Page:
We have put together this list of things you should start thinking about as you decide if you want to switch to natural gas. It is a big decision and we are happy to come out and meet with you and talk about options, cost and financing. Just give us a call. Installation Estimates and Advice are always free!
When the average family replaces their inefficient tankless coil oil boiler or gas boiler with a cold start oil or gas boiler with an indirect fired hot water storage tank they can save up to 40% on their heating bill. What is an indirect fired hot water heater? It is like storing your hot water in a thermos bottle, thereby shutting off the boiler that runs all day and night long just in case you want hot water. A tankless oil or gas boiler is the most inefficient way to heat your HOT WATER AND YOUR HOME.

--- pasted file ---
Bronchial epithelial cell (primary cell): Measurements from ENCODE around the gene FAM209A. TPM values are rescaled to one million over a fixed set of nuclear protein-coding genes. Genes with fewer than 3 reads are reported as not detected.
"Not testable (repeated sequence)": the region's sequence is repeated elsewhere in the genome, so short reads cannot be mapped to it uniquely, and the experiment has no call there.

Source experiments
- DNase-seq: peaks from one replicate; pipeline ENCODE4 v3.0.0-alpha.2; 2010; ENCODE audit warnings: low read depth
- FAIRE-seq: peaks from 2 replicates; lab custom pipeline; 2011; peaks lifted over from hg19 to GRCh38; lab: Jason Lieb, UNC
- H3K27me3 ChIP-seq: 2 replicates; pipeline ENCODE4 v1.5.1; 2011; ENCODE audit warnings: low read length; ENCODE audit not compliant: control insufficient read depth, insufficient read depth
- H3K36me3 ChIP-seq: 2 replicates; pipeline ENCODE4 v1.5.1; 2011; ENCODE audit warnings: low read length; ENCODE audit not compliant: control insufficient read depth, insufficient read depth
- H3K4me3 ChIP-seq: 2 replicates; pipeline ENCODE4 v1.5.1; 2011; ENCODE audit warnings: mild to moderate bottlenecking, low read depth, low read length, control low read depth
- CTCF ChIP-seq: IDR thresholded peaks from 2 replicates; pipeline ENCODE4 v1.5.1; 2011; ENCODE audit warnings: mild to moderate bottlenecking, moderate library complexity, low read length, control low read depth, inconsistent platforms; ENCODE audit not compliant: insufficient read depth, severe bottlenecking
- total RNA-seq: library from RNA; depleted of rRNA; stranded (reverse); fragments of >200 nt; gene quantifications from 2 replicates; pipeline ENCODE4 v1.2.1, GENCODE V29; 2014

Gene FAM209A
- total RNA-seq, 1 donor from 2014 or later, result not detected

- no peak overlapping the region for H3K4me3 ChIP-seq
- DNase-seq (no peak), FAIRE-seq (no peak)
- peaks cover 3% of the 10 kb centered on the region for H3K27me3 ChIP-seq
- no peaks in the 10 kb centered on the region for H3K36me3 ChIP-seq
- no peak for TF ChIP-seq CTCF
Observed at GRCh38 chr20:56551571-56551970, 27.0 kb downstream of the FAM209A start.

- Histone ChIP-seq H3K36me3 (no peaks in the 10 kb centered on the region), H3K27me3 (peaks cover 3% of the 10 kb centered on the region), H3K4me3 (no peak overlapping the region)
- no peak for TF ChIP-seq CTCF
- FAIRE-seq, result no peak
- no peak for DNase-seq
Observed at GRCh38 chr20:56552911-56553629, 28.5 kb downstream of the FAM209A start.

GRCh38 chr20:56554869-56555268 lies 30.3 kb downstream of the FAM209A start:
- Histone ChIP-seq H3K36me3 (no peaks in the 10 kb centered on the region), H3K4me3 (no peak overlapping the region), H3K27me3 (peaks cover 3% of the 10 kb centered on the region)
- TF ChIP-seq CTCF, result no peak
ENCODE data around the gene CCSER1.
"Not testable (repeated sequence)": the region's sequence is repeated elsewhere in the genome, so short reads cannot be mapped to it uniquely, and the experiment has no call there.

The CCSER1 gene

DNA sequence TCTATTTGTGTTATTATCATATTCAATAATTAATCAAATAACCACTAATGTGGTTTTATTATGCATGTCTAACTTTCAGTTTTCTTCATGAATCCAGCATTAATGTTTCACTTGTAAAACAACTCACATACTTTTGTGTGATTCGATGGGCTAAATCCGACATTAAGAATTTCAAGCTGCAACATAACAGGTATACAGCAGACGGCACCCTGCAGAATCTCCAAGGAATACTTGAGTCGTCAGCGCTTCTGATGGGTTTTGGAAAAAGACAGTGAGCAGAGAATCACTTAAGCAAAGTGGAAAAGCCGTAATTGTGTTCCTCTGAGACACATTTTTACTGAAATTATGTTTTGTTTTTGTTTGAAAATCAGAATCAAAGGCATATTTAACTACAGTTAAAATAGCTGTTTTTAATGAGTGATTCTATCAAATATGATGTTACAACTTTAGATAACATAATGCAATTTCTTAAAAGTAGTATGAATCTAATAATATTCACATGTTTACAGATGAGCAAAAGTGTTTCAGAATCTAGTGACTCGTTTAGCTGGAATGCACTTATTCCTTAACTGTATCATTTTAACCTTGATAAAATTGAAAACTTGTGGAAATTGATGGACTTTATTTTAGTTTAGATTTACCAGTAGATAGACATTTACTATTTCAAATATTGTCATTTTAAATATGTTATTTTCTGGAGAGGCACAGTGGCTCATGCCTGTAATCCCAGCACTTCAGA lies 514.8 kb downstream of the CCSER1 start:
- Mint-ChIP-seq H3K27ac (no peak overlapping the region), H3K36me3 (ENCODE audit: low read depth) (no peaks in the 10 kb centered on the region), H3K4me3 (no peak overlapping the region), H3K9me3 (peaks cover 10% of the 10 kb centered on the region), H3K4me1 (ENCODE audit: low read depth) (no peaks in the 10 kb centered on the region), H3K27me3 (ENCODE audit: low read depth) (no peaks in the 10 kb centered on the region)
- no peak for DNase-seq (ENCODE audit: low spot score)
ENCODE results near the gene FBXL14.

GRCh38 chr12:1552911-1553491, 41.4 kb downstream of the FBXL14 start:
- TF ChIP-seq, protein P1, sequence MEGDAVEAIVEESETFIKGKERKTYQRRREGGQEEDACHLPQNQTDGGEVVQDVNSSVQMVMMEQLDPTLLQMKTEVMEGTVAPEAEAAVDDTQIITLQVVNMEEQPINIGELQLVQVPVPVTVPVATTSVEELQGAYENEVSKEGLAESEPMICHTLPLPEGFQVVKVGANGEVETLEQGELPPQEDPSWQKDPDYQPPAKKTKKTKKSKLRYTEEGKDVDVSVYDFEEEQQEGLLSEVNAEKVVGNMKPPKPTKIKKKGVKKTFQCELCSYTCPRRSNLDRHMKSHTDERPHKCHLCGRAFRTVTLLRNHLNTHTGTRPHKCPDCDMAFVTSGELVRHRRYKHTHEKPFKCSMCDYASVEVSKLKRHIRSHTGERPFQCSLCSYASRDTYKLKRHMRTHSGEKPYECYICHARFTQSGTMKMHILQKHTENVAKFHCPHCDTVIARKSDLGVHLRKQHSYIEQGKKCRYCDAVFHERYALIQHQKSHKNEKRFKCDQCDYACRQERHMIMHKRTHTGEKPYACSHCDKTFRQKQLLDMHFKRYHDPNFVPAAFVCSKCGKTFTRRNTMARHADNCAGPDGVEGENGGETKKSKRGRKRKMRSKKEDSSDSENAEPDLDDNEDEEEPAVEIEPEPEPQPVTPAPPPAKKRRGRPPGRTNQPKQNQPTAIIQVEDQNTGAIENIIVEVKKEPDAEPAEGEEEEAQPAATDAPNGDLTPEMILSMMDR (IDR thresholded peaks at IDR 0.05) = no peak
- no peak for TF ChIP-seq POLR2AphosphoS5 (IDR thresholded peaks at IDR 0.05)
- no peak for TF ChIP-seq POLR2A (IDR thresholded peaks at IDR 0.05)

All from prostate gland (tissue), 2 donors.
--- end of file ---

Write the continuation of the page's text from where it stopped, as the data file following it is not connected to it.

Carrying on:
Building and fire codes require the property owner to remove the fuel oil tank when converting to gas. Removal cost can be $600 to $800 to remove and dispose of an above ground oil tank and $800 to $1,800 to remove and dispose of an underground oil tank. Be cautious of a contractor that tells you just to leave it in place. It is an accident waiting to happen and the removal is required by building code.
If reusing a existing masonry chimney the building code requires that it be relined with an approved chimney lining system. The cost of relining can range from $1,400 to $2,800 depending upon the chimney style, type and height and difficulty of installation.
There are two aspects to the connection process for gas: outside the house and inside. The gas company will run an underground pipe from the street to your house, where it will install a meter. This requires using a backhoe to dig a trench from the road to your house and typically costs $1,000 to $2,500, but may cost more depending upon the length of the run. The second part of the job is to install the gas piping from the meter to your heating equipment, typically the cost is $500 to $1,500. The type of gas pipe and size of the gas line takes into consideration all of the appliances in the house, their draw and the distance they are from the meter.